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Press Release Detail

DJJ’s Shaunta Pelham Inducted into FAMU Sports Hall of Fame

For immediate release:


Tallahassee, Fla. -- Shaunta Pelham walks around the Florida Department of Juvenile Justice (DJJ) headquarters and seems normal enough.

No one would think this sweet, friendly young woman could all but fly, if she wanted.

Pelham is one of six honorees to be inducted today into the Florida Agricultural and Mechanical University Sports Hall of Fame for her feats as a runner – a sprinter, to be precise. The honorees are participating in a host of festivities this weekend coinciding with the season opening football game.

Pelham's accomplishments race off her tongue with a lilting giggle, bashful when asked about her record. Among her achievements: 13 Mid-eastern Athletic Conference (MEAC) titles; twice named NCAA All-American; qualified for the 2000 and 2004 Olympics semi-finals and served as an alternate runner in 2004 for the Olympic 4x100 meter relay. She ran for Nike at events all over the world, sometimes going to track meets straight off the airplane. But you would be surprised at what makes her beam with pride. "And I still hold the Florida record for 200 meters."

A graduate of Tallahassee's Lincoln High School, Pelham has worked at DJJ two years, recent enough that she remembers interviewing twice for different positions before winning a job as an administrative assistant. She will soon start working on special projects in DJJ's Office of Prevention and Victim Services.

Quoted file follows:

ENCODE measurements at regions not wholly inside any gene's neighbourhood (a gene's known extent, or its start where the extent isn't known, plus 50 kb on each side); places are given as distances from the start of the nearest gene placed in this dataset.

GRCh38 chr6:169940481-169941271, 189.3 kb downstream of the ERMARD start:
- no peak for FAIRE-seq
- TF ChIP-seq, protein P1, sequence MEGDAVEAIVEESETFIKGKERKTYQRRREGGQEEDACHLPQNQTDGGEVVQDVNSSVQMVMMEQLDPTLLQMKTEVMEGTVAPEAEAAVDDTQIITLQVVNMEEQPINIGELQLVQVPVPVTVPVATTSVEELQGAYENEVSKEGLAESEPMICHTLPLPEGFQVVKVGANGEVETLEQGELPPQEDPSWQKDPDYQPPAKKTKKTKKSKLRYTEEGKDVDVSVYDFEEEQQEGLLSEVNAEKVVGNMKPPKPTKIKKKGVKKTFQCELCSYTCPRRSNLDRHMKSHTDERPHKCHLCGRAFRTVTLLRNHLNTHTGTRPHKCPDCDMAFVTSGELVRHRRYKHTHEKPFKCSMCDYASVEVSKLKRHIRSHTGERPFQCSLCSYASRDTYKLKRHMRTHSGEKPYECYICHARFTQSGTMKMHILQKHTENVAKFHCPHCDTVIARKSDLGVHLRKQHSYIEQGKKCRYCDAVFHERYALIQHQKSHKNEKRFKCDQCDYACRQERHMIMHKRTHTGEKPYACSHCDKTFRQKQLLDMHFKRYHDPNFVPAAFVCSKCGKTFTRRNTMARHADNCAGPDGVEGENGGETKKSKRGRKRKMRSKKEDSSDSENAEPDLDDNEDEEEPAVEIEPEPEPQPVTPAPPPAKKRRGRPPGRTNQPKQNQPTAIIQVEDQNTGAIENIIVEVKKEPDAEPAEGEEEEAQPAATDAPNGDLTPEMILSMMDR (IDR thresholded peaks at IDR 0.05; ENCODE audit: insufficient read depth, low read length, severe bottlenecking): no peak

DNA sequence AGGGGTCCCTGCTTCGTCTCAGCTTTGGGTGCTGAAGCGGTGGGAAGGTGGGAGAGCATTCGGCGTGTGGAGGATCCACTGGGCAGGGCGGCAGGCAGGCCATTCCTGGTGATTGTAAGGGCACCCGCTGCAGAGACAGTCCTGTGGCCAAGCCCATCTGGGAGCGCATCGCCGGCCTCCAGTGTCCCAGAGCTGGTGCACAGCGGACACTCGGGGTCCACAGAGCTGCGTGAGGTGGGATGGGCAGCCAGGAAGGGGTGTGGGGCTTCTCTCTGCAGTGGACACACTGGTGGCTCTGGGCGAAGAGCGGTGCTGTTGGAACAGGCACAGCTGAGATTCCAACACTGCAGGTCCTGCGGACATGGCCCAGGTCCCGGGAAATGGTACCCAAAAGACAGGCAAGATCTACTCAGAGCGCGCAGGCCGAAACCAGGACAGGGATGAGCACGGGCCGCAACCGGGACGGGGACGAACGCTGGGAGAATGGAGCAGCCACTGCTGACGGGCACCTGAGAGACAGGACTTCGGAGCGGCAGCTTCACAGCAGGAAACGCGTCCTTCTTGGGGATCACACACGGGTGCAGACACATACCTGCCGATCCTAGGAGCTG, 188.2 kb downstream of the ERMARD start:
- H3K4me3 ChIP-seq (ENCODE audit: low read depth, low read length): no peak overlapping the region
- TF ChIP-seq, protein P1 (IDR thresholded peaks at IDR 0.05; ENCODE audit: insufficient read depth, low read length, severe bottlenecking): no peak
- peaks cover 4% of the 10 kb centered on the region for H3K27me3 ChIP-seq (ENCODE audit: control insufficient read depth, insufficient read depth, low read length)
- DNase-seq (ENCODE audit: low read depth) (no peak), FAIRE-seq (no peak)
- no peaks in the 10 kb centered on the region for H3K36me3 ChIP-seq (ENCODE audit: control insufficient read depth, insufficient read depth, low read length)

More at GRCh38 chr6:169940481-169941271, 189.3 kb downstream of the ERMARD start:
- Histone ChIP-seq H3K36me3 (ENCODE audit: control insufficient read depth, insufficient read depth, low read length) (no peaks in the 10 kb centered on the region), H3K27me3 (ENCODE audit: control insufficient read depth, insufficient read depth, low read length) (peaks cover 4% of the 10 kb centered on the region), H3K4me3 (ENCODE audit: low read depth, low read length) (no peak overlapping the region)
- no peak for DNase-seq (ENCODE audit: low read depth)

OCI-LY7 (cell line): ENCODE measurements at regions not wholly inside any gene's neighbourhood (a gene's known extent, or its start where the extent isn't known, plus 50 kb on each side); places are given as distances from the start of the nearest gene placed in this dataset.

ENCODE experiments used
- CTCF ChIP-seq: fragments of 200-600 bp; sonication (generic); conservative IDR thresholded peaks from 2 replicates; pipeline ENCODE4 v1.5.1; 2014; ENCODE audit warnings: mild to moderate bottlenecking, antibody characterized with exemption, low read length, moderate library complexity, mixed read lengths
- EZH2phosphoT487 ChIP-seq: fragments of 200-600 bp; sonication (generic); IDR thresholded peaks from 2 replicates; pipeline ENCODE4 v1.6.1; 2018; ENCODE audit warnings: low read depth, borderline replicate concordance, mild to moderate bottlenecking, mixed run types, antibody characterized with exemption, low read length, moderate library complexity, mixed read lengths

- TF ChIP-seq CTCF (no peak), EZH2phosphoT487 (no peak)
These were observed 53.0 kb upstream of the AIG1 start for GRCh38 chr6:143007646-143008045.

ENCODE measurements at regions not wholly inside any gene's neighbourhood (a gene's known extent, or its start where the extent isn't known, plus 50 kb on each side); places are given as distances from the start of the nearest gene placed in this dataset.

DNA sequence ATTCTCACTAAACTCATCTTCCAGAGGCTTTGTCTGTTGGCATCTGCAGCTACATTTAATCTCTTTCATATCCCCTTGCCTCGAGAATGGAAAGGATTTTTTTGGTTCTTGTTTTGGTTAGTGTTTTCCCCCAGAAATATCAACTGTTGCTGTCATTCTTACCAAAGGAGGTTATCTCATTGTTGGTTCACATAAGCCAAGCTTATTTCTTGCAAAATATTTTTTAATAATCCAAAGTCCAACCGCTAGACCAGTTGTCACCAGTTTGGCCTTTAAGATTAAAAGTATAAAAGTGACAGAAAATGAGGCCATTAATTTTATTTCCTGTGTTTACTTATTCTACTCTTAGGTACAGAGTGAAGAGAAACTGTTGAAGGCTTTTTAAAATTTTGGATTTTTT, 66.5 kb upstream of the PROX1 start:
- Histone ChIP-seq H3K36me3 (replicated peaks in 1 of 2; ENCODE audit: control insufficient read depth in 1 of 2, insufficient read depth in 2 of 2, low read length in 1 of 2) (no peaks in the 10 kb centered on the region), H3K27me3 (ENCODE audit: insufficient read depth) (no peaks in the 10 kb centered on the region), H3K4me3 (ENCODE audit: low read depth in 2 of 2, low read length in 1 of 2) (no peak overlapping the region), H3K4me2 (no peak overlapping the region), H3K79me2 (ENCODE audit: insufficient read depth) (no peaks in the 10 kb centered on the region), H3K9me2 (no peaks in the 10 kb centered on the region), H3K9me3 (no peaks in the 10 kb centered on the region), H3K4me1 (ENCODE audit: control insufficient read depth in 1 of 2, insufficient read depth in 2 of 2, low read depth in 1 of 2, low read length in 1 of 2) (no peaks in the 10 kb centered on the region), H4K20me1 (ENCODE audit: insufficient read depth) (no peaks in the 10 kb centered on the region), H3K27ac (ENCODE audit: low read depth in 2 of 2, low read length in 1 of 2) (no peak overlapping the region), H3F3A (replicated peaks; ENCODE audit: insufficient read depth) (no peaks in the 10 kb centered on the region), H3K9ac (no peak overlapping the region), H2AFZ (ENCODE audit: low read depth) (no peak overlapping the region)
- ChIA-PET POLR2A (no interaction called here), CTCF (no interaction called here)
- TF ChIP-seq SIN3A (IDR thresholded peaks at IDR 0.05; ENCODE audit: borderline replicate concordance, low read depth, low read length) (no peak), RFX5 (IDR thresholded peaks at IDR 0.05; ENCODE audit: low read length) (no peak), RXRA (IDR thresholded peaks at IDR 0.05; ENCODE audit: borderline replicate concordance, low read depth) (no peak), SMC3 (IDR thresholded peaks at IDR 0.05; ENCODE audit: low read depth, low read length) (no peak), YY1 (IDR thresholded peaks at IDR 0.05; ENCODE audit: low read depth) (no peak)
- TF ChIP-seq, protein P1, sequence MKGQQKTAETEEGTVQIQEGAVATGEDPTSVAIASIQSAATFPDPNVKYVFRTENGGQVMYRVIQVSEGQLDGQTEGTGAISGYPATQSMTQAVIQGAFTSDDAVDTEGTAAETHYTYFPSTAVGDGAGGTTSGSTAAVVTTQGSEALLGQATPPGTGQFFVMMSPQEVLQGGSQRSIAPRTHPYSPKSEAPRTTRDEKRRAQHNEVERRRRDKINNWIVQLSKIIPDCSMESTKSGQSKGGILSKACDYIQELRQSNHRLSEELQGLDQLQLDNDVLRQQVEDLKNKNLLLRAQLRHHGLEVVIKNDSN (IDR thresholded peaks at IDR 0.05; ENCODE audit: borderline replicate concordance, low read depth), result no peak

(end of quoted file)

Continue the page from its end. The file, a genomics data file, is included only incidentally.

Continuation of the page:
Pelham doesn't have time this year to volunteer as a track coach at her old high school, as she did last year. She has a two-year old son to run after, but she still manages to officiate at track meets. "I like to give back," she said. "We didn't have too many female coaches." She is the only woman among the athletes being inducted today.

When asked if there was anything that she might say to troubled youth, Pelham was clear. "When I was young I was skinny and I used to walk with my head down because I didn't like the way I looked," she recalls. "I had arguments with my mom, and I even wanted to run away once. I used to get picked on a lot. Girls were mean. Without doing those sports, I would have been in the streets, or worse. I would tell kids it's ok to be different. You can be your own individual. What is ordinary? You are your own normal. Push aside what people say and love yourself."

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